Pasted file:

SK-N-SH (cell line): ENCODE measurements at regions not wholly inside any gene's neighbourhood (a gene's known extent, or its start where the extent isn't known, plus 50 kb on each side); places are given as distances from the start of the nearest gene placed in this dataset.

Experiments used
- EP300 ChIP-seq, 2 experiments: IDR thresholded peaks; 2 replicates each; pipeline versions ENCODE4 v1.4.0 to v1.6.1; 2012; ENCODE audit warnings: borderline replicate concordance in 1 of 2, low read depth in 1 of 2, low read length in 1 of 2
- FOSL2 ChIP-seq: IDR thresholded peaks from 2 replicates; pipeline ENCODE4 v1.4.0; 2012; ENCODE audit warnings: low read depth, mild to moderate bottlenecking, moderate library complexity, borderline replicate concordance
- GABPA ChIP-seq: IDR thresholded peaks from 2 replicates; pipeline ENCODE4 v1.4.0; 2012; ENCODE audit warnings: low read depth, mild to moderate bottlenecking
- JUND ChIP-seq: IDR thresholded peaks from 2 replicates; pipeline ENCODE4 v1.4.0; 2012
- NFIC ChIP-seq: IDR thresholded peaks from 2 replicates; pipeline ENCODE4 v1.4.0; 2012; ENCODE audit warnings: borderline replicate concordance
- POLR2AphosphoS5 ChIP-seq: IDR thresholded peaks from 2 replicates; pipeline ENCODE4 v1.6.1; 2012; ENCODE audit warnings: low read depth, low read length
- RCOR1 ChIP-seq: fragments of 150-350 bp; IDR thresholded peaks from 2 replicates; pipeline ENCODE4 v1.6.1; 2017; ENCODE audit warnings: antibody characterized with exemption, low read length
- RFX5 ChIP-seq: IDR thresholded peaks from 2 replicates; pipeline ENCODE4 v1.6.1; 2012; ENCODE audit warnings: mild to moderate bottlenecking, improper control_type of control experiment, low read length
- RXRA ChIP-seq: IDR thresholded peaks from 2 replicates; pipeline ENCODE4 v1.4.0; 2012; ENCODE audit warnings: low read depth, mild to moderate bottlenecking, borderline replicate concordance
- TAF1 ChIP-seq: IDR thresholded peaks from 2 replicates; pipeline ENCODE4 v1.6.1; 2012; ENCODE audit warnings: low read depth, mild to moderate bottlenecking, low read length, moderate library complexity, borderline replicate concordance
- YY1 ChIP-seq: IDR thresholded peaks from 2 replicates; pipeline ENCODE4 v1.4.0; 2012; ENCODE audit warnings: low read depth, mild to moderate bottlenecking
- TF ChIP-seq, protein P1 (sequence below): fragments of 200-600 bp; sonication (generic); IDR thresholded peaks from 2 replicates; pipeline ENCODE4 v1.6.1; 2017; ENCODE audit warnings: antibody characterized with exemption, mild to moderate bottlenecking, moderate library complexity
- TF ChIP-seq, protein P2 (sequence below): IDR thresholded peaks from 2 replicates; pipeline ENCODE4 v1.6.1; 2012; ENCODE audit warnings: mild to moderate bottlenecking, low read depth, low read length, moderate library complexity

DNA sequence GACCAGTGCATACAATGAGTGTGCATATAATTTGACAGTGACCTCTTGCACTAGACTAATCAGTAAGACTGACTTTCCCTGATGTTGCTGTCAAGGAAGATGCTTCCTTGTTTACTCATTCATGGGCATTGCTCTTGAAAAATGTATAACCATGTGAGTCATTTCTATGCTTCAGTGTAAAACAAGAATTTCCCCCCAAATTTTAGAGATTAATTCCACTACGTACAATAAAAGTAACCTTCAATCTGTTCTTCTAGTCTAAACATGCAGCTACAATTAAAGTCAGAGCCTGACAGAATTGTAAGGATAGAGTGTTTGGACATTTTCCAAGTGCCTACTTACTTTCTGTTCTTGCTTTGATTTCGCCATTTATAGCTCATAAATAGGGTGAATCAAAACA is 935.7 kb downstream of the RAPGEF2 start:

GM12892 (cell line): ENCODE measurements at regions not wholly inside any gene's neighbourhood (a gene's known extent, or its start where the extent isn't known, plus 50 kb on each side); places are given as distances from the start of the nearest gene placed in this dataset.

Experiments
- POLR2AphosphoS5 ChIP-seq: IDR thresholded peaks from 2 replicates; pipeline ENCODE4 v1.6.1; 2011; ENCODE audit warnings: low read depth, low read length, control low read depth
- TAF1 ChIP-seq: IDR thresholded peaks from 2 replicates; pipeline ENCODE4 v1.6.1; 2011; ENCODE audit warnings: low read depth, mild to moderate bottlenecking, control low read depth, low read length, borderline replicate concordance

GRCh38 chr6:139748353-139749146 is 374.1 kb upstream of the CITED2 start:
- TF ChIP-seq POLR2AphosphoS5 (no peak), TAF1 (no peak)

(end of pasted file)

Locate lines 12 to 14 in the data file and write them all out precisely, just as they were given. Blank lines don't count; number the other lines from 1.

- TAF1 ChIP-seq: IDR thresholded peaks from 2 replicates; pipeline ENCODE4 v1.6.1; 2012; ENCODE audit warnings: low read depth, mild to moderate bottlenecking, low read length, moderate library complexity, borderline replicate concordance
- YY1 ChIP-seq: IDR thresholded peaks from 2 replicates; pipeline ENCODE4 v1.4.0; 2012; ENCODE audit warnings: low read depth, mild to moderate bottlenecking
- TF ChIP-seq, protein P1 (sequence below): fragments of 200-600 bp; sonication (generic); IDR thresholded peaks from 2 replicates; pipeline ENCODE4 v1.6.1; 2017; ENCODE audit warnings: antibody characterized with exemption, mild to moderate bottlenecking, moderate library complexity